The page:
Barnabas attacks a television during a live performance of The Carpenters singing "Top of the World." The song was originally released in 1972, on the album "A Song For You," but it wasn't released as a single or performed before a television audience until 1973.
The train Victoria rides during the opening credits is the Amtrak "Downeaster", which started service in the early 2000s. The cars and engines are from the 1990s, with the post-2000 Amtrak logo. When Amtrak was formed in 1971, the trains had rusty, hand-me-down streamlined passenger locomotives and cars that were near the end of their lives.
The architectural style, detailing and furnishing (e.g. a piano) of Collinswood - which Barnabas and Angelique recognize from c. 1776 - are wildly out of character for that period, and characteristic of the mid- to late-19th century, rather than the 18th.
The song "Crocodile Rock" is heard. The year is 1972, possibly fall. Yet this song wasn't released in the United States until November of 1972, making it unlikely it would be in a jukebox in a backwater town like the one presented.
When Angelique visits Barnabas at his home for the first time after his return, they move to the drawing room. Angelique reclines on the sofa, and the inside lining of her right boot is visible. In the next shot, the lining has been reinserted into the boot, but it appears and disappears continuously in various shots where the top of her boot is visible.
On the Amtrak train, the poster where "Victoria Winters" takes her name is for skiing in Victoria, British Columbia. Victoria is on Vancouver Island at the southern tip of BC. With its temperate climate and lack of mountains, it is not a ski destination (unlike Whistler BC, for example, which is on the mainland, and benefits from the Rockies).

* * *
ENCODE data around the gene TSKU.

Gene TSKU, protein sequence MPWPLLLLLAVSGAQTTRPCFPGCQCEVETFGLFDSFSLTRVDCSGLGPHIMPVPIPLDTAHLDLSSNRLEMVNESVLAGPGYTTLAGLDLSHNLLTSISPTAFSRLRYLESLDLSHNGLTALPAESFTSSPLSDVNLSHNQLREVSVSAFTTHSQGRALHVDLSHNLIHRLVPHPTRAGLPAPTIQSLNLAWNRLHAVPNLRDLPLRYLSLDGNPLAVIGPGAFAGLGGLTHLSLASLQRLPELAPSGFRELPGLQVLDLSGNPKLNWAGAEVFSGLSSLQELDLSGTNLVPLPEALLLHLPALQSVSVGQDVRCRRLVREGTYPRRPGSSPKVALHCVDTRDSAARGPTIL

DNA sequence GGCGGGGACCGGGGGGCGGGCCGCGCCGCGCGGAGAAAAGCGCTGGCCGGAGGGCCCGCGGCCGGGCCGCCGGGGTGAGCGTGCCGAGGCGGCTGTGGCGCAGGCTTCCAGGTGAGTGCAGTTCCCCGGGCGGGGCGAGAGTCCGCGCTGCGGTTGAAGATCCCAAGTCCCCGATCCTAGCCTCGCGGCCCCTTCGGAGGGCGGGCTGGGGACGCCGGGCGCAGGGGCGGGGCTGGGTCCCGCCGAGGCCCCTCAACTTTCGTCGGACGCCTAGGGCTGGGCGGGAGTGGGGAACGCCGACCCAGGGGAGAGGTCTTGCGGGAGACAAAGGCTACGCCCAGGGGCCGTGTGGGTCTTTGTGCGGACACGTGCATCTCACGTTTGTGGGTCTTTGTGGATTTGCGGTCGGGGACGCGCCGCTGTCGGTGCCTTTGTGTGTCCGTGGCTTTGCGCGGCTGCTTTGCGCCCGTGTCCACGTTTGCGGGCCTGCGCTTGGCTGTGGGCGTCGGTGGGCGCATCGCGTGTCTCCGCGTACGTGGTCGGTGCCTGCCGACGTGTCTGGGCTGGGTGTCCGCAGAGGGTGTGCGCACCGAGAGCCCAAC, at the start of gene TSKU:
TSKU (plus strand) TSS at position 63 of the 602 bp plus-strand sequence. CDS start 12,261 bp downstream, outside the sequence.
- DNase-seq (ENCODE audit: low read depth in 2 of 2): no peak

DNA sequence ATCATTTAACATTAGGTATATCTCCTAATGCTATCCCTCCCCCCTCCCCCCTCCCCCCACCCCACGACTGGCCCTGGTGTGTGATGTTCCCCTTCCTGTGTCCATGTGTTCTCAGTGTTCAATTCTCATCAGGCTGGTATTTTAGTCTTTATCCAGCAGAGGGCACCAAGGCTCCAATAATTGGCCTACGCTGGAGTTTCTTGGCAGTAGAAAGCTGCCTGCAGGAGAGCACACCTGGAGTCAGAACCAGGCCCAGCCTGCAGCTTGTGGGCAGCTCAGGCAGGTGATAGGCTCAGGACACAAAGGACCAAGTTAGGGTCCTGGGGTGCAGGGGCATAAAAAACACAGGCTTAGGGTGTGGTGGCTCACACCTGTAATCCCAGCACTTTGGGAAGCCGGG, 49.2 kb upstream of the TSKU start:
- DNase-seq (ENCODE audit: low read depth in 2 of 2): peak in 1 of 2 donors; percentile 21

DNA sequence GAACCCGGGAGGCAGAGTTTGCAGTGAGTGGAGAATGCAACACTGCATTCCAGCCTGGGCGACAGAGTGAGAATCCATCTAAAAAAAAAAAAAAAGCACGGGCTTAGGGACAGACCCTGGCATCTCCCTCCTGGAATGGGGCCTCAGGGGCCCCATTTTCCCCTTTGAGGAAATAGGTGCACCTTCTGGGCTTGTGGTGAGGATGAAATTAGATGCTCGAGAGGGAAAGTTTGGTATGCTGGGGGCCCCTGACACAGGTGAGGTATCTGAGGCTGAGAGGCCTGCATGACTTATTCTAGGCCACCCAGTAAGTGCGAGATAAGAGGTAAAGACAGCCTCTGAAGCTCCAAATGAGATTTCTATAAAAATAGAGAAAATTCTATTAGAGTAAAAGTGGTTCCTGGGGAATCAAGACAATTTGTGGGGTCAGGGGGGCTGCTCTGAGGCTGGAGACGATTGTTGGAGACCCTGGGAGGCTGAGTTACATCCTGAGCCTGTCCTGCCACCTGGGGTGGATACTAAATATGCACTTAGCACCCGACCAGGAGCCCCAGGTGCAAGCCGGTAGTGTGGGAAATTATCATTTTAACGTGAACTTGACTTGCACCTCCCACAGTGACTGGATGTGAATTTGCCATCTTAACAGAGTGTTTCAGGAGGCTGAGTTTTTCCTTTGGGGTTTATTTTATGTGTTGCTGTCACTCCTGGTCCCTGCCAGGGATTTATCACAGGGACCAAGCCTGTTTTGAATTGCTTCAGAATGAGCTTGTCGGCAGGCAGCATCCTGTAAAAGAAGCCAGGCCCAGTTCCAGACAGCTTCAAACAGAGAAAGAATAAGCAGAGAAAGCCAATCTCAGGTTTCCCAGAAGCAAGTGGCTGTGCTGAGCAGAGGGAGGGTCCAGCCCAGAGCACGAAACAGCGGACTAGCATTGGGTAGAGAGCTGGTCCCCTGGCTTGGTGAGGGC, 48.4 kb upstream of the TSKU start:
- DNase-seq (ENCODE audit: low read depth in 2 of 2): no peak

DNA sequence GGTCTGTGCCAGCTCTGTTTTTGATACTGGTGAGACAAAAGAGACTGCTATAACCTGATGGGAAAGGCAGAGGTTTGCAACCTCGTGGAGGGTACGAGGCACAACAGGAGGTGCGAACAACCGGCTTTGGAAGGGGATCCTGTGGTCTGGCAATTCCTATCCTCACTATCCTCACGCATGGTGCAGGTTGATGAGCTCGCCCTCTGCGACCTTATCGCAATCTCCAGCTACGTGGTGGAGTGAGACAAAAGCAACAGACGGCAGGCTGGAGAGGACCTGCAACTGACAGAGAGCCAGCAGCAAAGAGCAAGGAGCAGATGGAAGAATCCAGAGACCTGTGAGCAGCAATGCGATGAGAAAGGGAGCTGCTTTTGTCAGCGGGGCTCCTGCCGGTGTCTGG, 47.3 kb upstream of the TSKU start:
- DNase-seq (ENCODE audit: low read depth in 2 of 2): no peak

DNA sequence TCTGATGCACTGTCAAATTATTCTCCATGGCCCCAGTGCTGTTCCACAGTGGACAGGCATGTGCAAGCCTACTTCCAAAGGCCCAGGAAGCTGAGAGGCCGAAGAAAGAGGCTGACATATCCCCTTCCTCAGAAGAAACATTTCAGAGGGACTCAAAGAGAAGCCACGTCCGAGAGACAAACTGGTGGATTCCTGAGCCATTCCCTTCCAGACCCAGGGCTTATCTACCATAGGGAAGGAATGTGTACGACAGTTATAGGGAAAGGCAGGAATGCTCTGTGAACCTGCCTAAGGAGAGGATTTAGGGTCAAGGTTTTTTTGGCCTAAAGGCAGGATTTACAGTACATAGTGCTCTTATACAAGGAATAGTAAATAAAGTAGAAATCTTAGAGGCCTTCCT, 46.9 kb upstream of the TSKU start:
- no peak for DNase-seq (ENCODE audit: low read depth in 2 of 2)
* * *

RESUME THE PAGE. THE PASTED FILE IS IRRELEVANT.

In 1776, the American Revolution was in full swing. At the same time Maine was the name of a cultural region, which was legally part of Massachusetts rather than a separate colony/state in its own right (and remained so until 1820). It's odd that neither of these facts came up at any point during the 1776 part of the story. Surely they would have merited at least one line apiece at some point.
When Maggie Evans arrives at Collinswood, her first conversation with Willie indicates that she has applied for the governess job under the name Victoria Winters. An earlier scene shows that she didn't invent the name until earlier that same day, on the train en route to Maine.
When Angelique goes to look at the site where the Vampire has killed the workmen, she is wearing long black pants. In the Collinwood driveway, she is wearing black tights and high heel shoes. When she enters the house, she is wearing long black boots.
Towards the end, when Angelique and Barnabas are in her office, the door opens, and Barnabas is chained into a coffin. The lid is separate. Later, when Angelique opens and closes the coffin, the lid is on hinges.
When the townspeople bury Barnabas in 1776, a man with very distinctive long, blonde hair with some dark patches is on Angie's left. Barnabas was buried for 196 years. The same man appears in a 1972 scene showing the restoration of Collinwood. He appears at the start of the scene, as a workman in gray overalls, walking from left to right behind the car Willie is polishing.
When the townsfolk and the police cars have rushed to the Collins' mansion and Barnabas start to fight the witch, the background scene is a photograph of the townsfolk being held back by police. Similarly, before that, as the townsfolk are chasing Willie (in his car) away from the burning cannery, three firemen are frozen in the background, down a side street - evidently a picture again.
In the final scene after Victoria falls, Barnabas has bitten her to make her immortal and the blood leaked out of his mouth. When Victoria kissed him after that and put her hands on his face, the blood has not been wiped and is still sticky to Barnabas' skin, proving that it was make-up.